In Catholicism, a big part of baptism is the idea that it washes away original sin. As I understand things Eastern Orthodoxy denies original sin, so I'm wondering what the significance of baptism is for an Eastern Orthodox. I've read in passing that there is some idea called "ancestral sin" which is analogous to the Catholic concept of "original sin": Does baptism wash this sin away?
My understanding is that ancestral sin is different from original sin in that ancestral sin teaches we have received a physiology, psychology, and environment that is deeply damaged by sin and therefore bound by it at birth, through no fault of our own, and have a great inclination towards it; whereas the West and Reformed theology specifically likes to emphasize how guilty we are and how justly we deserve punishment, even for the sins we didn't commit. So the basic problem that the church is trying to solve is different in each place. In Orthodoxy the human is sick and in Catholic and Protestant teaching the human is guilty. In both teachings baptism gives us a remission of sins, but it is understood differently, because it is solving different problems.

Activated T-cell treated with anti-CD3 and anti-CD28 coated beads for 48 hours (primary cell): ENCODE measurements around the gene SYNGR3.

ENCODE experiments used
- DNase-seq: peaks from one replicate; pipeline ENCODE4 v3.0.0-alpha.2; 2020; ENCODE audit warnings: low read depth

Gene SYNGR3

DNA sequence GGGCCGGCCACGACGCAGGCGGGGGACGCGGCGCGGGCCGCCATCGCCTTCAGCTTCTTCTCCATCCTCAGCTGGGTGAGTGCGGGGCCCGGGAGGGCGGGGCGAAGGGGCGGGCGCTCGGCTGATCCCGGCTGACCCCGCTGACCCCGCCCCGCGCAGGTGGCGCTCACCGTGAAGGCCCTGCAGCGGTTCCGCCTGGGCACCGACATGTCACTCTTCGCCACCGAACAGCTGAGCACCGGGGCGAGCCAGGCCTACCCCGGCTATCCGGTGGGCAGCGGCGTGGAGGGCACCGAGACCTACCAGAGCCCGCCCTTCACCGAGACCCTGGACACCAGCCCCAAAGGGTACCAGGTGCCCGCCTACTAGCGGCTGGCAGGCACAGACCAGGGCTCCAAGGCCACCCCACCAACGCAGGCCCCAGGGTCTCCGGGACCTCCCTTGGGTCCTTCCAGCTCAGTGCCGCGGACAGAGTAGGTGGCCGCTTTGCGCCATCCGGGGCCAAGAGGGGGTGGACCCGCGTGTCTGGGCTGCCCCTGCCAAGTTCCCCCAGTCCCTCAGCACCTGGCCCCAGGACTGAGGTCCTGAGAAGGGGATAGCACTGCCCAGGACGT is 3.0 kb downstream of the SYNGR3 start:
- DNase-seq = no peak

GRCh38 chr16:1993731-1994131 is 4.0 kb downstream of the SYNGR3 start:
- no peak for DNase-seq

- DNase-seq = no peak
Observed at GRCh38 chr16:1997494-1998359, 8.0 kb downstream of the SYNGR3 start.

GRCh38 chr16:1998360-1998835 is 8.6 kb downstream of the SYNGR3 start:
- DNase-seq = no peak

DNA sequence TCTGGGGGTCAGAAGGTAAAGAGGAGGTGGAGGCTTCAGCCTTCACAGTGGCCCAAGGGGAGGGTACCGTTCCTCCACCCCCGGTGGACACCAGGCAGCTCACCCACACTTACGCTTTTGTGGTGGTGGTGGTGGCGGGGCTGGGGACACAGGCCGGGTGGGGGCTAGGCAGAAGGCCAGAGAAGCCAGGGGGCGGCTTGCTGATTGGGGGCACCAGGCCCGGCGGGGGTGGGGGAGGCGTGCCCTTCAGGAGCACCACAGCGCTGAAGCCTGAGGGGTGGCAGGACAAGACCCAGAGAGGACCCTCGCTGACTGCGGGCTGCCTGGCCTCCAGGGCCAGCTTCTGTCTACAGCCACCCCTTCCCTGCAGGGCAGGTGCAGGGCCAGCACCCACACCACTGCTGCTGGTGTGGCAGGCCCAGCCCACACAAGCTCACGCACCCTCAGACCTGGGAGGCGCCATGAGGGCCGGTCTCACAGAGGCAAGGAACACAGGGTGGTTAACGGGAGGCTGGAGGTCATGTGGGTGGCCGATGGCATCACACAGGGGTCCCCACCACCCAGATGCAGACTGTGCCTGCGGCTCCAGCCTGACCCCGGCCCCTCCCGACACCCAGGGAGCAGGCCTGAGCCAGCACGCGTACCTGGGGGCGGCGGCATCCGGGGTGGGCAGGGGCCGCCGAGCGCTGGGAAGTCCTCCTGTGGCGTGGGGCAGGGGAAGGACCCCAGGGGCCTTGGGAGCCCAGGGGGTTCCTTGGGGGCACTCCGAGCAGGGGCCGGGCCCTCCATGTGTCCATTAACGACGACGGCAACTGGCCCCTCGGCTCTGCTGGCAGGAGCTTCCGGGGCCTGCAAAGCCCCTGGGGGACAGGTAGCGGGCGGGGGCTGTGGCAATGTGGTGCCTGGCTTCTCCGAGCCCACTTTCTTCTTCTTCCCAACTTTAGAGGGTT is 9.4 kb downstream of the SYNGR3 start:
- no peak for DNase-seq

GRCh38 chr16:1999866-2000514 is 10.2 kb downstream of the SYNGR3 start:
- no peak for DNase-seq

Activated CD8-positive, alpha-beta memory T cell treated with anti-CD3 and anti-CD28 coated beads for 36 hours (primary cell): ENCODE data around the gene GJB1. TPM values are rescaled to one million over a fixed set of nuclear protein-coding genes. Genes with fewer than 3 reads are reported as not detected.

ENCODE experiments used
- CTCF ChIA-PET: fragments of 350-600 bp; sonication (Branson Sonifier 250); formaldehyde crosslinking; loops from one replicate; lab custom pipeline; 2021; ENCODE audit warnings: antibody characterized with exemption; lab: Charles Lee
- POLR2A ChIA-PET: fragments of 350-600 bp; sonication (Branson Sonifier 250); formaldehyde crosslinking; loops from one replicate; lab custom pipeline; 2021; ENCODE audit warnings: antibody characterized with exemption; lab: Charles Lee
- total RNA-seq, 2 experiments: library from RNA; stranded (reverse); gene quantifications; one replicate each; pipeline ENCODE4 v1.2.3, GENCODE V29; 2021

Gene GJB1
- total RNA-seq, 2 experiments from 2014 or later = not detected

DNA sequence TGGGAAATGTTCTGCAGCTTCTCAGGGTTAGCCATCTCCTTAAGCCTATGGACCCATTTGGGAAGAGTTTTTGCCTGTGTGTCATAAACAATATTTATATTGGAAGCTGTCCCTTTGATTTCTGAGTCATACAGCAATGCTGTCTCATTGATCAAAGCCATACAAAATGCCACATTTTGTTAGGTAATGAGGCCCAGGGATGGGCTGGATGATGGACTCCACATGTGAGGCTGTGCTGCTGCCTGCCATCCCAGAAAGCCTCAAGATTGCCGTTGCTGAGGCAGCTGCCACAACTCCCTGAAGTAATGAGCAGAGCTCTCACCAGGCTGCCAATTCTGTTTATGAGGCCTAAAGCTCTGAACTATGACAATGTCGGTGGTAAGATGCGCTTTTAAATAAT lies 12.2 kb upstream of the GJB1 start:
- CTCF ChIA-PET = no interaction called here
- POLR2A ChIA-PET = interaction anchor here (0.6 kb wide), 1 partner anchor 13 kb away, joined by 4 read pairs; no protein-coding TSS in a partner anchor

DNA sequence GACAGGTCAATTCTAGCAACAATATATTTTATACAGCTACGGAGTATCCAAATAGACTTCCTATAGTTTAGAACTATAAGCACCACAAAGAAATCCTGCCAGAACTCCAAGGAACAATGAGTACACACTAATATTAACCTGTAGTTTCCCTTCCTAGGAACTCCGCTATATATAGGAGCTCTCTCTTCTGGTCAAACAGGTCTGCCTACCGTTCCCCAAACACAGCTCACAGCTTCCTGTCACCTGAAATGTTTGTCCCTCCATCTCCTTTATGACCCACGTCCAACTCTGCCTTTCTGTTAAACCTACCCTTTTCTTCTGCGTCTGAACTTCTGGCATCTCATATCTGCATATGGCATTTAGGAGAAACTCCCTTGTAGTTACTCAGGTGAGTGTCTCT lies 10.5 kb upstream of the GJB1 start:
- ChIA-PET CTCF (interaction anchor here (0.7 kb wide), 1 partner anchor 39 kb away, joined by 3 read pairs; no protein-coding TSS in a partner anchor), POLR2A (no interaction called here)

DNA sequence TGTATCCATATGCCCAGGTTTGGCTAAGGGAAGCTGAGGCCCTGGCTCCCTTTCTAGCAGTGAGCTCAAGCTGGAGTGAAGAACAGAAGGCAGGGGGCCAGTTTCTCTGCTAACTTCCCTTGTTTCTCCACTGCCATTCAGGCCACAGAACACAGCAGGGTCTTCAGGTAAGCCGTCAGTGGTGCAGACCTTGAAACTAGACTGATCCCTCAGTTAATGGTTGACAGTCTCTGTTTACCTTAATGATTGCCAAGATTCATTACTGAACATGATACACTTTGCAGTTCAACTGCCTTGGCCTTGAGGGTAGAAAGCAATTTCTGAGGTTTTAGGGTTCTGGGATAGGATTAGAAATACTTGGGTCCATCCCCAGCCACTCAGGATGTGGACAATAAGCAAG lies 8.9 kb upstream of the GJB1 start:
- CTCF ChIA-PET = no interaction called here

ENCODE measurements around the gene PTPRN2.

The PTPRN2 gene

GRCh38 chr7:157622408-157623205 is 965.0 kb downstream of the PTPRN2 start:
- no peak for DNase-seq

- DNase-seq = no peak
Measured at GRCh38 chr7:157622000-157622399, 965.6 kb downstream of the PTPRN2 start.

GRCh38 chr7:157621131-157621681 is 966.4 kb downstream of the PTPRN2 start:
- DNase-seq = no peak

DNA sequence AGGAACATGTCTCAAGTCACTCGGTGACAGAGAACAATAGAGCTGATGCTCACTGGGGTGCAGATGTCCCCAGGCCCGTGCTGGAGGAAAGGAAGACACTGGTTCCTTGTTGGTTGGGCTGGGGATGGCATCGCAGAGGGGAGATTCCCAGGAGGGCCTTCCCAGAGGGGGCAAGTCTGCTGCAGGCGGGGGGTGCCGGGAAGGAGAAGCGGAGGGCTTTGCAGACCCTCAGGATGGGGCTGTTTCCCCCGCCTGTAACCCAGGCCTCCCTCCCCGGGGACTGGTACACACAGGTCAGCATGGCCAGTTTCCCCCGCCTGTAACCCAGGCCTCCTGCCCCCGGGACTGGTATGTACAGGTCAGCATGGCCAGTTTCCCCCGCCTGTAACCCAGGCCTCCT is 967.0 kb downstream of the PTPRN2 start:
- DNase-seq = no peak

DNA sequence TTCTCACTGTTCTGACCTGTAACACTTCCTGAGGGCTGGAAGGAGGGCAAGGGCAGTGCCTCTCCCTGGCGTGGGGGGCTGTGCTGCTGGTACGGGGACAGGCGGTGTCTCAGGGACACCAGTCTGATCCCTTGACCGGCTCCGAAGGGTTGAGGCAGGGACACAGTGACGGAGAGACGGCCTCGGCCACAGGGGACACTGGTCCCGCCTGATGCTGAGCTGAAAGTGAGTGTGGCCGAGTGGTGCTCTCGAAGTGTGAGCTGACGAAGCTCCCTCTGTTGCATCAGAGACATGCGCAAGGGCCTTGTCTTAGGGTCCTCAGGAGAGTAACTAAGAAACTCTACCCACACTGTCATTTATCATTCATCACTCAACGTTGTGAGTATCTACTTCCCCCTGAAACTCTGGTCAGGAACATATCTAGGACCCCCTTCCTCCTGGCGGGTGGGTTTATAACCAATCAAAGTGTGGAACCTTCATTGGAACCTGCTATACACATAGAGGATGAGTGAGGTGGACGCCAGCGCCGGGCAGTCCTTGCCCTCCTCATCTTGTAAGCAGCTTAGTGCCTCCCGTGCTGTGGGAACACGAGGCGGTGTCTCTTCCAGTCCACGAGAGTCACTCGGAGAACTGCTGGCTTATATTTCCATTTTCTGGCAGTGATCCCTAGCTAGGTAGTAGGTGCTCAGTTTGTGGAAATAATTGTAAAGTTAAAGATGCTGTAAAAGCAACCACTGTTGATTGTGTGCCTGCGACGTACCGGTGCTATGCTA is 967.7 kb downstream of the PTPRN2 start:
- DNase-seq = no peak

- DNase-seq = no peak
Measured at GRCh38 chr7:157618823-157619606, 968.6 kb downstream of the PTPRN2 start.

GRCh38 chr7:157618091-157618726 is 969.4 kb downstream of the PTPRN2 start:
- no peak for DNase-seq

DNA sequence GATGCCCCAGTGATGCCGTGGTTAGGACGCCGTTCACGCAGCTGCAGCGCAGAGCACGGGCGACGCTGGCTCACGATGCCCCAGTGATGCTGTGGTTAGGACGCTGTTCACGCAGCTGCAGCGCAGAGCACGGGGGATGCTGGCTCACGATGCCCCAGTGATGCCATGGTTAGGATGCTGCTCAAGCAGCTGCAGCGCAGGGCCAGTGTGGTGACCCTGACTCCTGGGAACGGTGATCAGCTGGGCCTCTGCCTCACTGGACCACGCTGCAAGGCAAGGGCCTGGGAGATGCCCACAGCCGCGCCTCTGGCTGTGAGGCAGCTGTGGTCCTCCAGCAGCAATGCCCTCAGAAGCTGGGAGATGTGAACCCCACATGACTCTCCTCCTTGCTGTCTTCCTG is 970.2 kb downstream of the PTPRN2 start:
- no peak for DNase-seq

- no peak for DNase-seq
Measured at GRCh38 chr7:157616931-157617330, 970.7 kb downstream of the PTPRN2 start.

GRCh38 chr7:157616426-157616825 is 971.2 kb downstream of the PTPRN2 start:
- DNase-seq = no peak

This is probably the general explanation that you will hear from most any Orthodox apologist (the sick vs. guilty comparison), but that is not to say that each theology doesn't overlap. There are certainly teachings of guilt and healing in each tradition. However, I think you question betrays a common Western question about Orthodoxy: namely that if salvation isn't understood within a legal construct of guilt and payment then how can any of it make sense.
In other words, yes, baptism (and the mysteries/sacraments in general) wash away sin, but it is not the legal condemnation of God that is being done away with. We didn't need to fulfill, or have fulfilled for us, some part of God's law to satisfy any sort of justice. It is our own soul and body that is being transformed by the Holy Spirit to enable communion.